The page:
carriage vase
This carriage vase belonged to Harry E. Shatzer, who after arriving in Jamestown in 1912, established a livery stable on Narragansett Avenue. Shatzer would attach the flower vase to his carriages for weddings and funerals.

Harry Shatzer was born in 1879 in Pennsylvania. He married Lulu Virginia Broll of Moorefield, West Virginia. Lulu was also born 1879. Their wedding invitation announced the marriage of Lulu Virginia to Harry Emerson Shatzer on Oct. 16, 1907, Emanuel Episcopal Church, Baltimore, Maryland and after Oct. 18 at home Chambersburg, Pennsylvania. Their son, Harry E. Shatzer Jr. was born in 1910 in Pennsylvania, the same year Shatzer had a wagon express business in New Rochelle, NY.

When the Shatzers’ came to Jamestown, they lived on Knowles Court according to Harry’s 1919 Rhode Island Operator’s License. Later they purchased the house on Narragansett Avenue which currently houses the Jamestown Animal Clinic. Harry died in 1922 and afterwards, Lulu opened at the Narragansett Avenue location Lulu’s Kitchen which served lunch and tea. In the 1930’s she was a nurse. She died in 1945.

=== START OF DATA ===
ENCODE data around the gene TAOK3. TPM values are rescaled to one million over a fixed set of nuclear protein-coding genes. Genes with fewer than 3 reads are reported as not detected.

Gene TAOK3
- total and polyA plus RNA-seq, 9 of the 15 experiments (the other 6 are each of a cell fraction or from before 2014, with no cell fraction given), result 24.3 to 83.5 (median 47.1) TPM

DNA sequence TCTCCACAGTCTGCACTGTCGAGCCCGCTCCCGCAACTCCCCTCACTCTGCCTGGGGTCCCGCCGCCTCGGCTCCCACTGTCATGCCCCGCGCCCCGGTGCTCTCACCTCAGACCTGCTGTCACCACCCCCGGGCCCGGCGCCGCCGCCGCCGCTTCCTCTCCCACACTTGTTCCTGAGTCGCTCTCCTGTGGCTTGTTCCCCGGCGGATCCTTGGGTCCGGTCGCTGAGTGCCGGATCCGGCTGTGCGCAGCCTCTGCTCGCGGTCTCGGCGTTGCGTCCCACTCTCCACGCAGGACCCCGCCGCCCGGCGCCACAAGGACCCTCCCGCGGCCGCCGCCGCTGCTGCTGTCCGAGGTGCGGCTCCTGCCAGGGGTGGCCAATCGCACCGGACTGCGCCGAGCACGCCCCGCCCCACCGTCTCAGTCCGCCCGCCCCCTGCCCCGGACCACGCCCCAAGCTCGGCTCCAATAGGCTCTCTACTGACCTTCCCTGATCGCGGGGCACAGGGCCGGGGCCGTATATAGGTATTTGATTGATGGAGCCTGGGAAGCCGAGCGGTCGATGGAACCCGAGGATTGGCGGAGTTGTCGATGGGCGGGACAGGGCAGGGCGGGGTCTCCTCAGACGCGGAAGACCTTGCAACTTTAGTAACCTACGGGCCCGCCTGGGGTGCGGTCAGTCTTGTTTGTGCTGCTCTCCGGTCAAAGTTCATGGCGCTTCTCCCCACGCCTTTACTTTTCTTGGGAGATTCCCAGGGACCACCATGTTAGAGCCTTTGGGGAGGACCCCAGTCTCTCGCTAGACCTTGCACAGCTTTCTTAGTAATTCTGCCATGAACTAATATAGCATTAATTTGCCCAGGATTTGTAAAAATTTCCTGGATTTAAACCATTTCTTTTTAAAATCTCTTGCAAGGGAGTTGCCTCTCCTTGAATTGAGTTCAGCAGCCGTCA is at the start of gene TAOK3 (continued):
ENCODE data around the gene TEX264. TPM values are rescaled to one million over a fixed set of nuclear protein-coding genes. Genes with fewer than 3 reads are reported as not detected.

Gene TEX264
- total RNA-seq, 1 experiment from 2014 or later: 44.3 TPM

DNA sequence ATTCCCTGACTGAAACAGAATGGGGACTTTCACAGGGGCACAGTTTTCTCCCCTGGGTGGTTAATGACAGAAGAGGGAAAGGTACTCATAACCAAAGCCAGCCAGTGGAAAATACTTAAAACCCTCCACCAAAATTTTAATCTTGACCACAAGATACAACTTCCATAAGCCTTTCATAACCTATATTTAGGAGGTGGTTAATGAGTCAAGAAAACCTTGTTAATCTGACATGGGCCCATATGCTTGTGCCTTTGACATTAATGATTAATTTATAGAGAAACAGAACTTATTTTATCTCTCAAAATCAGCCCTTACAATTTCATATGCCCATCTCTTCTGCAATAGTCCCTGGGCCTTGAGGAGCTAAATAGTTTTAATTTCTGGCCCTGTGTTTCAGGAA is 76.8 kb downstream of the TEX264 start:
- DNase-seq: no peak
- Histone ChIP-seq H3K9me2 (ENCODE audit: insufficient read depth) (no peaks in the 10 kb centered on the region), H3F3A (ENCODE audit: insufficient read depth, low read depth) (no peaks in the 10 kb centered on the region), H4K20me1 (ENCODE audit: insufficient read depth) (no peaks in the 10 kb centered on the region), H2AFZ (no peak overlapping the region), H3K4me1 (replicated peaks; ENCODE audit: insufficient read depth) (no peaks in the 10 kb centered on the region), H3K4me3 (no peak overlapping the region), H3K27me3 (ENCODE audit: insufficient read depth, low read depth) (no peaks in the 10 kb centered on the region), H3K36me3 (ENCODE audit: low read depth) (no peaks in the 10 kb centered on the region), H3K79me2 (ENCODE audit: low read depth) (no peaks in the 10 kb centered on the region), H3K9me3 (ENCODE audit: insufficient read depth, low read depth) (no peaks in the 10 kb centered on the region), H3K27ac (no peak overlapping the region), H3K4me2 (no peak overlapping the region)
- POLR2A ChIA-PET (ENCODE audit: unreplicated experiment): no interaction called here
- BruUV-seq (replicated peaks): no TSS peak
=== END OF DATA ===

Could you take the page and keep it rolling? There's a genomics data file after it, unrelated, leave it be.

harry, lulu, harry
Above: Harry and Lulu with their son Harry Jr., November 1910.
Shatzer’s livery stable on Narragansett Avenue transitioned into Harry’s Garage and Livery Stable, Harry’s Livery and Express, and later, with the advent of cars, into Harry’s Garage. Harry’s Garage and Livery Stable letterhead advertised “Expressing and Teaming of Every Description; Automobile Supplies and Repairs; A Specialty Made of Storage, Packing.
The first letter (left)  is one of three pages that appears to be a listing of Shatzer’s customers, many in Jamestown, and others from Philadelphia, New York, and other cities.

The next letter is a letter Shatzer wrote on June 14, 1916 to Dr. John Marshall, 1718 Pine Street, Philadelphia explaining that the $13.50 charge was figured according to the contract.

jamestown garage
This is a photo of the Jamestown Garage with the sign for the office of Harry’s Livery & Express. Harry Shatzer is the second man from the left.
In 1920, Shatzer was named manager of the Jamestown and Newport Transfer Company and Lulu was issued 200 shares in the company
Harry E. Shatzer adapted to the era’s transportation changes with a succession of businesses that reflect the decline of horsepower and the growth of the automobile.

For more items from our collection regarding the Shatzer family, click on this link.